Tuesday, December 10, 2013

End of Show Roundup

I usually save this post for the end of a movie. My last movie didn't really end. It will be finished at some point. Whether or not I and my colleagues will be involved is another matter. We all have bills to pay and mouths to feed and must move on, though I'm sure all of us would like to be a part of it. And that's all I'm going to say about that.

   This job involved a lot of crane work. Spread out over two units. First unit alone had a 50', a 30', a 35-45 Moviebird, and a 15' Technocrane at any given time. We also had a 30' and 72' Hydrascope that came in and out periodically. I'll have more on the type of work I was doing in my future post, Scraping the Paint. As always, our regular crane and head techs from Cinemoves, Mike Howell and Sean Fossen did stellar work as well as Jeff Curtis making an appearance from time to time. Mr Rivenbark was on another job, but Sean does top-notch work and I'm always glad to see him. Trust between a pickle operator and a crane arm operator is paramount, especially in a job like this one, and Mr. Howell has never let me do anything stupid. Chris and David, and James from Chapman also came in and did great work with the Hydrascopes. Thanks guys.
   Dolly-wise, I had a Hustler 4, a Peewee 3, and several Hybrids that came in and out as extra dollies and splinter unit dollies. We also used a Fisher 23 and a 21 for several shots. Thanks to Christine, Isabel, Fabien and Shafi at Chapman for their remarkable service. Thanks to a wonderful cast and crew. Hope to see you all again.

  I have picked up a second unit on another show that will take me up to Christmas, so at least I'll be busy.


Sunday, December 01, 2013

A Sad Day Off

I was going to write a post on crane moves that come very close to other objects, like cars. I was going to call it "Scraping The Paint." I'm sure at some point I will get around to writing it but can't seem to do it right now. Please indulge me this one post, and then I'll get back to the usual drivel.

  Take up to fifty or sixty highly skilled and driven people. Put them all into a pressure cooker for anywhere from twelve to sometimes eighteen hours a day. Have them do the most ridiculous things, from mugging in front of a camera to waving a smoke machine around a set. Lock them into this situation for anywhere from three to five, or more, months and you'll have yourself a movie. But you'll also have a highly dysfunctional, sometimes contentious, but often fiercely loyal family. Now, at the end of this long period, you fire them all and send them on their separate ways. No matter what happens you will rarely, if ever, have the same combination of people together at the same time again. Out of this pressure cooker lifelong friendships are made, as well as lifelong enemies. Babies are born, marriages begin and end. No matter what the outcome, strong ties are made. This is a film crew.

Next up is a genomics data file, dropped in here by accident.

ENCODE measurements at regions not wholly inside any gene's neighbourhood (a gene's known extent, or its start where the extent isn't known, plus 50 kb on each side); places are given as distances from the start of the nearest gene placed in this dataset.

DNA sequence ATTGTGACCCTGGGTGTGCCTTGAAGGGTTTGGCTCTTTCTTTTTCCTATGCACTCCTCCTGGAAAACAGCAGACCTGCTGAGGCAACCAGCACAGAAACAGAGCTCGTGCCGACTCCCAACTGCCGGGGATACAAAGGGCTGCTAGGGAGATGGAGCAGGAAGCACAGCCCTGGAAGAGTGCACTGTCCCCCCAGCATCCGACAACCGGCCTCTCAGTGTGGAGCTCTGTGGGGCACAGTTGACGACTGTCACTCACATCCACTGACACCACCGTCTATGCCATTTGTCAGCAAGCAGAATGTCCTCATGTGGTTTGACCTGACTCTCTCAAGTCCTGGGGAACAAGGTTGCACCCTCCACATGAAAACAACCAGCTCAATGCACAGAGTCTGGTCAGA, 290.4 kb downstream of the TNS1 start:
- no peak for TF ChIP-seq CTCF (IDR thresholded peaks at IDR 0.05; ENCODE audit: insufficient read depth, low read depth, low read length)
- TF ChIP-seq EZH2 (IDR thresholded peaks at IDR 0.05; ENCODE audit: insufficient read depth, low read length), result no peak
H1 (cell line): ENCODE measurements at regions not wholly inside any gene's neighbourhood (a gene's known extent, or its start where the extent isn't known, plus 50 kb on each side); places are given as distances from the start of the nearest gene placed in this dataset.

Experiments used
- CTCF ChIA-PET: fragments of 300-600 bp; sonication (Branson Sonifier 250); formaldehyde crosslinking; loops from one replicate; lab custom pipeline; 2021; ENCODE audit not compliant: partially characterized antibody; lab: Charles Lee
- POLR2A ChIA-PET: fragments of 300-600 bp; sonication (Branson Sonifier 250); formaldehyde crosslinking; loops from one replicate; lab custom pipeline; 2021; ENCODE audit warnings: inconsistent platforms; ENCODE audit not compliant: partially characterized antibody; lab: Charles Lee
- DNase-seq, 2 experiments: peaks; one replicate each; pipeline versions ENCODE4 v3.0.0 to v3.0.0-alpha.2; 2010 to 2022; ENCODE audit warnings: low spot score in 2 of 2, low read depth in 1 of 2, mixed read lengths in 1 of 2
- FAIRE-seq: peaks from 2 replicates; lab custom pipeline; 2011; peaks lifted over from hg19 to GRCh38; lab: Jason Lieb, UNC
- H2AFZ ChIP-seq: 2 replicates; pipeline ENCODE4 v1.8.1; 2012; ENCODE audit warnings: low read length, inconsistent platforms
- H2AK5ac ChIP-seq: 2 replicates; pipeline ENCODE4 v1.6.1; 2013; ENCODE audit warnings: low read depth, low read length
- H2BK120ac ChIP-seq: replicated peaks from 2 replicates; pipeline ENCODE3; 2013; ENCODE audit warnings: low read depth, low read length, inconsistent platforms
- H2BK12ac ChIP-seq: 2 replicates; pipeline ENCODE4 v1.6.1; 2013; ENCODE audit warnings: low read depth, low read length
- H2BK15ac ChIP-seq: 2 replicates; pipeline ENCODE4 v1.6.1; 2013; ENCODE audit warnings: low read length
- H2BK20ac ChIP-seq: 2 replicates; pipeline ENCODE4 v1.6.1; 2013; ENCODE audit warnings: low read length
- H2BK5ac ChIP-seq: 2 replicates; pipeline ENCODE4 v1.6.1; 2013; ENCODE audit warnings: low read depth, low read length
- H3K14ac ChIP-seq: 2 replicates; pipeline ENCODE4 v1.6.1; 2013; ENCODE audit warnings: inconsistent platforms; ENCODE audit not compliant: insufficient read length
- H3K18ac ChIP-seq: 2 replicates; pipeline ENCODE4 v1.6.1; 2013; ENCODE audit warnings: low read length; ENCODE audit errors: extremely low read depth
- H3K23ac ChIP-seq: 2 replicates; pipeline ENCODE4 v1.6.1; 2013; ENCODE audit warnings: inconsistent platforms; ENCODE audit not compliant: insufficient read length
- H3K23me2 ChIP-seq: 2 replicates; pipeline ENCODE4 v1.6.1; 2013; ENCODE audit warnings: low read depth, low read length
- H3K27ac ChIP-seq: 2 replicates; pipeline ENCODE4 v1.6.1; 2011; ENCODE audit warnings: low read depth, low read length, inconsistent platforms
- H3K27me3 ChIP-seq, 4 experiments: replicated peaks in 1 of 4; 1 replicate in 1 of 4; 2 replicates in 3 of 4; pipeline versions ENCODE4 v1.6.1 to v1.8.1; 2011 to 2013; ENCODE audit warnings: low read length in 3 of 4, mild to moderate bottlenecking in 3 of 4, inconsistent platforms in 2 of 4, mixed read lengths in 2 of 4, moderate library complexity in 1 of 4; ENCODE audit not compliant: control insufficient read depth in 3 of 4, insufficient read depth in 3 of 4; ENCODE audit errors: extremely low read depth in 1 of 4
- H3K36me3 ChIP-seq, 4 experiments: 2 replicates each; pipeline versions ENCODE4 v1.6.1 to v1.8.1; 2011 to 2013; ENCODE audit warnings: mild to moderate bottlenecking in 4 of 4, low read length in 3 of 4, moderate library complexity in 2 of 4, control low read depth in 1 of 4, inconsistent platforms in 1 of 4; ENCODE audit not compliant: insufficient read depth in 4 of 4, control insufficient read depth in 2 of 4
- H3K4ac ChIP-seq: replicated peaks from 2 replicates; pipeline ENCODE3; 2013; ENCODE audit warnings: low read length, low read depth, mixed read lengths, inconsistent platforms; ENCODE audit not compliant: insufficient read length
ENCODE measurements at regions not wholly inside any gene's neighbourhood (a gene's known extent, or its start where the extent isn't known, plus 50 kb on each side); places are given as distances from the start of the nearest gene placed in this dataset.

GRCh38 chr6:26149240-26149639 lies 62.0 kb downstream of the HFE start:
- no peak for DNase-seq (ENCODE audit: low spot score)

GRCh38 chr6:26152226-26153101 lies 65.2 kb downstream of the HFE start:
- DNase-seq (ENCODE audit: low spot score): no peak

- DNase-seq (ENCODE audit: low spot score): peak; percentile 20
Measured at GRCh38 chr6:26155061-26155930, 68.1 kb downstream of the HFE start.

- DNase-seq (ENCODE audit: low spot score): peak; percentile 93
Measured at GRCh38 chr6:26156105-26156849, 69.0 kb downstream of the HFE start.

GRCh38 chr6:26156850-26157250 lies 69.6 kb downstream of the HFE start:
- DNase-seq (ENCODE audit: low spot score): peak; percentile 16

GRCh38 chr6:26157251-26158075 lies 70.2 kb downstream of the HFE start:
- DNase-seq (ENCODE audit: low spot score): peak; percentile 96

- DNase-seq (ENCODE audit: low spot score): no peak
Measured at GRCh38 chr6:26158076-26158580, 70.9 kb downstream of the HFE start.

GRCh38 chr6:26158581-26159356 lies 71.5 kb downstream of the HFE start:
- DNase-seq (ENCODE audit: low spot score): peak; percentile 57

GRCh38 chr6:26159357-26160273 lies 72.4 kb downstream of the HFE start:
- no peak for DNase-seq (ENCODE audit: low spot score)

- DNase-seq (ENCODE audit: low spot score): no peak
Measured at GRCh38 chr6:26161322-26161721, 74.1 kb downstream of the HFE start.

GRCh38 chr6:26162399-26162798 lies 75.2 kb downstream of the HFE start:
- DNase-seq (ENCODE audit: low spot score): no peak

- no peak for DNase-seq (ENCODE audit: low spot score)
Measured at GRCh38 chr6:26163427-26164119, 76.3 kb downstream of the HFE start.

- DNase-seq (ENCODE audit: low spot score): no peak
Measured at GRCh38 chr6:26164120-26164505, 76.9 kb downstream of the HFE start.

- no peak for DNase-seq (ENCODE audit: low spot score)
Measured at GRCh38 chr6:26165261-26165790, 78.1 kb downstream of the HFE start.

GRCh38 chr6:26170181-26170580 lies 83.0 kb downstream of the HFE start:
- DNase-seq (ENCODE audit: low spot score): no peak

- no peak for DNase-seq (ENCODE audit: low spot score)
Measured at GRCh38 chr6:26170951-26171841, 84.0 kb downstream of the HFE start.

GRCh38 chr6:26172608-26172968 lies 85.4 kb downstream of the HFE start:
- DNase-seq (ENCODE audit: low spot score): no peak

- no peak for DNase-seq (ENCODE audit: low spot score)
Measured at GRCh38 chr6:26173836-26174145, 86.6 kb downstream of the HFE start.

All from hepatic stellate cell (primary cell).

I have a day off tomorrow. It wasn't planned. I'm not happy about it, though not for the reasons you might think. My current job was supposed to carry on until just before Christmas. I've been on this particular show for three months now, and like the story always goes I've made some good friends, forged some ties. Together, the cast and crew of this production have been frozen, rained on, shot at, blown up, and smoked out. We've had countless hours of down time to tell our stories and miss our loved ones and wonder, "What is the holdup?" And I've enjoyed almost every minute of it. Until now. One of our own, a young man of immense talent, humility, and humor has left us before the last martini shot. Now this pressure cooker I spoke of earlier, it makes you forget the outside world. You forget that in the scheme of things what we are all doing means less than nothing. None of us are heroes. I'm not saving lives or protecting anyone. The danger that our cast is in and the heroics that they perform are purely manufactured. You get to know people beyond the screen persona that the rest of the world sees. I didn't know Paul Walker well. I had passing words with him for the first month or so of production. In the last month or so, however, our hours and downtime had placed us in the position of having time to talk. He told me about his daughter and how much he missed her. He told me how much his father loved seeing him and his brothers when they visited and how they had in recent years become much closer. I told him about my daughter. And my father. We didn't become friends, but we were acquaintances...thrown into that pressure cooker we've both been a part of for upwards of twenty years now. I made him laugh. And he made us all laugh. I don't know what went wrong with that car on Saturday afternoon that caused it to crash and take the lives of two young men. I do know that I am grateful to have had the small sliver of insight into the life of one of them. The other, I know nothing about. As the media machine does, it has virtually turned him into a shadow, obliterated by the celebrity of his passenger. I'm sorry for that. It must be incredibly hard on his family to see him become an unnamed footnote in the media gossip machine. I wish things were different. I wish I didn't get that cold stone in my chest every time I think of Paul Walker now. Above all, I wish I didn't have that day off tomorrow.

  I don't know what will happen with the job now. Maybe it will go on, maybe it won't. This isn't the first time this sort of thing has happened and it won't be the last.  But for those of us who were in that three month pressure cooker and those who had known Paul much longer and better than I, there is a hole that will not be filled. Thanks for the laughs, buddy. See you down the road.